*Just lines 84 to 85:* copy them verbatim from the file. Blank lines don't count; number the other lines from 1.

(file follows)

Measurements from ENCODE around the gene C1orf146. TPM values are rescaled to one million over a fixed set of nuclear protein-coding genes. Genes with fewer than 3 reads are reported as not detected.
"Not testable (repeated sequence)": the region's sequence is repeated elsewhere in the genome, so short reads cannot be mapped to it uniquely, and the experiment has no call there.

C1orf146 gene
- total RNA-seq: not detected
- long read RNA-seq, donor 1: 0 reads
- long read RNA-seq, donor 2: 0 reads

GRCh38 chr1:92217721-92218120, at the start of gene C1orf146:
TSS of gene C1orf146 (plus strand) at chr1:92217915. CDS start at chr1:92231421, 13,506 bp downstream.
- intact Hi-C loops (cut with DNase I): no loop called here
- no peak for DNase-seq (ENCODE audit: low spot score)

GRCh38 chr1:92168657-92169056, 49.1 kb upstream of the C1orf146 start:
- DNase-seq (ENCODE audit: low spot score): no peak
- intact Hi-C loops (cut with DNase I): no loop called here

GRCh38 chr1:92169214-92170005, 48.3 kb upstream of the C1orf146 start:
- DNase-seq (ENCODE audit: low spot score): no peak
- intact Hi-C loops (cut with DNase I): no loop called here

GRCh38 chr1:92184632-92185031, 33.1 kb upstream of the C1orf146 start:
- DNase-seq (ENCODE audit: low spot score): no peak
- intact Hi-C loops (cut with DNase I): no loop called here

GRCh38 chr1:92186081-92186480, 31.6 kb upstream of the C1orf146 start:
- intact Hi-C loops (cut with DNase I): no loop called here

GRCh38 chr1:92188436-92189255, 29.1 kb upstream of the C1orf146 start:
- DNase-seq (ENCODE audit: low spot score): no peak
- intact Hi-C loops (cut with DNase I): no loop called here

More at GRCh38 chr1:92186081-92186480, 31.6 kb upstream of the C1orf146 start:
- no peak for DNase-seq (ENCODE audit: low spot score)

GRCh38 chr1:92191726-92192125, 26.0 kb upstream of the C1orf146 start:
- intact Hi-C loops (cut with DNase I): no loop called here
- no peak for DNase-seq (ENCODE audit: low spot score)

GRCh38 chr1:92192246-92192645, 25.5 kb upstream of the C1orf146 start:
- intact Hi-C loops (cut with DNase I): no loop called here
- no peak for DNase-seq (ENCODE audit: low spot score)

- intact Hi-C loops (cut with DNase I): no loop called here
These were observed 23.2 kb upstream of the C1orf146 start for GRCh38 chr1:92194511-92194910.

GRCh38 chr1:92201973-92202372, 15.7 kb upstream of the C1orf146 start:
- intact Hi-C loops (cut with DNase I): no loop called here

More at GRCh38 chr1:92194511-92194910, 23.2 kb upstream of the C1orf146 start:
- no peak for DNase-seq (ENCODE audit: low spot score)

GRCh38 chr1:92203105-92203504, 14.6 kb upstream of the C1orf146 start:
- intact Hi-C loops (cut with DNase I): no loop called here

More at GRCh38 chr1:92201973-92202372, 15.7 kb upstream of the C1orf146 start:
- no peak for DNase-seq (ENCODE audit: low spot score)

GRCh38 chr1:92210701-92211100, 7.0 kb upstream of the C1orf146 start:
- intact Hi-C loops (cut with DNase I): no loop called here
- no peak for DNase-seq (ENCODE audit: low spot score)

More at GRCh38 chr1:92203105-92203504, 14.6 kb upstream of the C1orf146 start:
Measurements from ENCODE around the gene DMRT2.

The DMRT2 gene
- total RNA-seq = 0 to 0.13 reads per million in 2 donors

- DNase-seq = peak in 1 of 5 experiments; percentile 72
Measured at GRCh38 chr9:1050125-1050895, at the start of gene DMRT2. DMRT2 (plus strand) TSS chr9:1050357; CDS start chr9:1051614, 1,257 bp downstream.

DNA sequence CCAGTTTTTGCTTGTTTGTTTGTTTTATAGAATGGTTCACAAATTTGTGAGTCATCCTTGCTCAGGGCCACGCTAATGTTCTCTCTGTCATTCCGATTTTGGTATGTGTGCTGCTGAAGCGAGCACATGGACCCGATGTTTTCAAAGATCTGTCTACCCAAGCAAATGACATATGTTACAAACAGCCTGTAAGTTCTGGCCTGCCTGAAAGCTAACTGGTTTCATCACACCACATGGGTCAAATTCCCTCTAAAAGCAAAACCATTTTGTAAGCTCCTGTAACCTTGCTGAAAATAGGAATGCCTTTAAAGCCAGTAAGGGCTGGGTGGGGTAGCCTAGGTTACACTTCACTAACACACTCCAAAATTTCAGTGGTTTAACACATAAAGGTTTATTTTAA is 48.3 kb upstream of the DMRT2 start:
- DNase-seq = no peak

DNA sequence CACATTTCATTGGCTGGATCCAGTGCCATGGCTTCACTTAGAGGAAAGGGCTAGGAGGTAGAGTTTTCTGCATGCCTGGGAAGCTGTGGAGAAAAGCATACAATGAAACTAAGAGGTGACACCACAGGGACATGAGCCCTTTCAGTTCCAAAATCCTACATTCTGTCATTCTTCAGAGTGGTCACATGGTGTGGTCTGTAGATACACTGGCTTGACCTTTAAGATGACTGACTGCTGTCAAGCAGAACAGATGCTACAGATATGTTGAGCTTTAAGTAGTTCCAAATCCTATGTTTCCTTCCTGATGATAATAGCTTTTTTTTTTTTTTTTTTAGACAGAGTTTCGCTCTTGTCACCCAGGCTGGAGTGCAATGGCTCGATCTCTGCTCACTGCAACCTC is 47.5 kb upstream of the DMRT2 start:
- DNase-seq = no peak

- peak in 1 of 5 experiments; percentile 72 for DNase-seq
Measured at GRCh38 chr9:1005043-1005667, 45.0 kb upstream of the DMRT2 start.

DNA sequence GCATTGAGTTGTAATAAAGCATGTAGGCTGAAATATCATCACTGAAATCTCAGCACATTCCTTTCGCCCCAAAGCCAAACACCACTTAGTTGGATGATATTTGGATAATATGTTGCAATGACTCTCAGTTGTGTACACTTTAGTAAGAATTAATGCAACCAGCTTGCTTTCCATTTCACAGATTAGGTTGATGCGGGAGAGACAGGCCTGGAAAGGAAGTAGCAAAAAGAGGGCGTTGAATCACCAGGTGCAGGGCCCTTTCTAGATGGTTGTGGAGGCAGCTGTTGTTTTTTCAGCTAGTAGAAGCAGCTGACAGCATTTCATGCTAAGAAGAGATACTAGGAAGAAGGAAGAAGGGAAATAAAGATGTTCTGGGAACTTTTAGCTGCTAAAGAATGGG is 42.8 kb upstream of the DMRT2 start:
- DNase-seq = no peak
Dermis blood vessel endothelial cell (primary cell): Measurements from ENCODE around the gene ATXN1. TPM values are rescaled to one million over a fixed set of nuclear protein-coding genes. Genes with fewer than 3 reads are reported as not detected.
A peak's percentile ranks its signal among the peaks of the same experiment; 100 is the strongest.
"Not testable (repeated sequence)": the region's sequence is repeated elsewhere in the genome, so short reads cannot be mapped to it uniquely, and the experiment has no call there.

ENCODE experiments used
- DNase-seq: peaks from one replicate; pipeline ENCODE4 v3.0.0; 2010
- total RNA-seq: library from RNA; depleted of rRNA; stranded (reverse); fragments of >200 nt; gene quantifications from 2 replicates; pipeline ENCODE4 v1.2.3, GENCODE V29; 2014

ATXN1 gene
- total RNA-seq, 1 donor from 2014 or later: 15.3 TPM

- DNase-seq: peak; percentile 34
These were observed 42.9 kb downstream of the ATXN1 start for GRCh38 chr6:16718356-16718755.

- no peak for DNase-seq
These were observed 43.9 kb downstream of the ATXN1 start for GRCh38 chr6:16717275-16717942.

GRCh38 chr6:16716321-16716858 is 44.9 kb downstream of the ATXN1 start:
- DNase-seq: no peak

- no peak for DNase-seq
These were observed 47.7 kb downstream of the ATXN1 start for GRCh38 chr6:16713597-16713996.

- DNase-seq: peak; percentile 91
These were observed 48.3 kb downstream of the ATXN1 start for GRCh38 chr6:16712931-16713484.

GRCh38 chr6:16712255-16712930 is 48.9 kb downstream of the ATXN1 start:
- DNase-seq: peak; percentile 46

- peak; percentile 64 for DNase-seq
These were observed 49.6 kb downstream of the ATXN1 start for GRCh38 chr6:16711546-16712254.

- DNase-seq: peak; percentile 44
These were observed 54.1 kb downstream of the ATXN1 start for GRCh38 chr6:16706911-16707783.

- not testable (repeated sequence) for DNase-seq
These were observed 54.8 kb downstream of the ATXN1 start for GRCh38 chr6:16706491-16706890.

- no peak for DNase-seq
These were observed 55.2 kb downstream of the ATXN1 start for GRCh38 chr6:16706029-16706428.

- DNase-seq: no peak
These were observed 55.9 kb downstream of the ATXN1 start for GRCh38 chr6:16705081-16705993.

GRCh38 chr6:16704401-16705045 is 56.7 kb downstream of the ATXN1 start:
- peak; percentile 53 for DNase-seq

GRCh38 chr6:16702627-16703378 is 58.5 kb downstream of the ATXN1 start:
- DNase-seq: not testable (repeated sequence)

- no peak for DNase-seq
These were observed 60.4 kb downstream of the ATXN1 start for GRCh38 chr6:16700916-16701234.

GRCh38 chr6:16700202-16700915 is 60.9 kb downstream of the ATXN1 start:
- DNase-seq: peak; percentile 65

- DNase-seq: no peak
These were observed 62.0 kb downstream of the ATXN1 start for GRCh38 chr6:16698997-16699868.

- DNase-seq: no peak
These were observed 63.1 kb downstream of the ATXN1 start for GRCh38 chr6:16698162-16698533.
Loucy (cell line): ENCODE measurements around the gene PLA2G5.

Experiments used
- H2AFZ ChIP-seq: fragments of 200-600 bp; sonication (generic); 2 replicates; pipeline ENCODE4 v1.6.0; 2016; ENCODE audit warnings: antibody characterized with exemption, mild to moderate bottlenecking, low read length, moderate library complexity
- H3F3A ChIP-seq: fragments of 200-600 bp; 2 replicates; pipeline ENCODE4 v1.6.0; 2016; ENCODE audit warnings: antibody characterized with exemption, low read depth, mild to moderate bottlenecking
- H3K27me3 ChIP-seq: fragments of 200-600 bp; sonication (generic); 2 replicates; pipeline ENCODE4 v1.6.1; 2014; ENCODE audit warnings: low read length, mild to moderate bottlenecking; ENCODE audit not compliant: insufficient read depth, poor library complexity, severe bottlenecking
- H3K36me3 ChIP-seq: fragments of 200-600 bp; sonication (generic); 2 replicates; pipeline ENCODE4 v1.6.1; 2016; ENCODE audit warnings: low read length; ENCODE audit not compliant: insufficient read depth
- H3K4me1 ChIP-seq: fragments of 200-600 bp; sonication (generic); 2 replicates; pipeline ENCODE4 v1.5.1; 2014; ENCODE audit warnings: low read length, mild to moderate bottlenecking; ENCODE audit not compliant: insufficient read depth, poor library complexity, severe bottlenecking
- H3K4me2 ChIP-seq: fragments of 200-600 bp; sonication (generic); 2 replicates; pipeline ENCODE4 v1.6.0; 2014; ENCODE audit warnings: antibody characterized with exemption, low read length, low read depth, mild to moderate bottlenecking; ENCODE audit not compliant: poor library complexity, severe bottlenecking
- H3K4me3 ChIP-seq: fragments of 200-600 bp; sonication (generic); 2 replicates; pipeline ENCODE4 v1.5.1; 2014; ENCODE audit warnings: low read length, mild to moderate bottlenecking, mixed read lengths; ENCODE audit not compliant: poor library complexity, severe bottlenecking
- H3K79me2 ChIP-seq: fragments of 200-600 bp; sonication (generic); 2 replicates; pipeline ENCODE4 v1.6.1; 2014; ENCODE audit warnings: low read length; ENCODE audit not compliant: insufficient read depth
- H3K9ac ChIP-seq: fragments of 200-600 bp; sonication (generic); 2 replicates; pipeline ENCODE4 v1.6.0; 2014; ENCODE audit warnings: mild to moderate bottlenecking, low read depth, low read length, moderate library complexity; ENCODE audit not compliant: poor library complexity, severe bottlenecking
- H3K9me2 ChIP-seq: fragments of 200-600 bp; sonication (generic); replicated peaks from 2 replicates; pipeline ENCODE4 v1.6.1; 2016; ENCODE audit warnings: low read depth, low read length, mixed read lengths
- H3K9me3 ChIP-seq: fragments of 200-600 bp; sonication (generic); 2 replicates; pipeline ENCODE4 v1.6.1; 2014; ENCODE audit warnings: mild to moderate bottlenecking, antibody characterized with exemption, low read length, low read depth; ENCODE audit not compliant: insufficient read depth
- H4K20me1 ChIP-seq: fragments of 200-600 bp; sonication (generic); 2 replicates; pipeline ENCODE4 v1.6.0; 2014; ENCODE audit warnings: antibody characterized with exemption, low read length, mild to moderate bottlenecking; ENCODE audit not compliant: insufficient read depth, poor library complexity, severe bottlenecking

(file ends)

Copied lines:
- not testable (repeated sequence) for DNase-seq
These were observed 54.8 kb downstream of the ATXN1 start for GRCh38 chr6:16706491-16706890.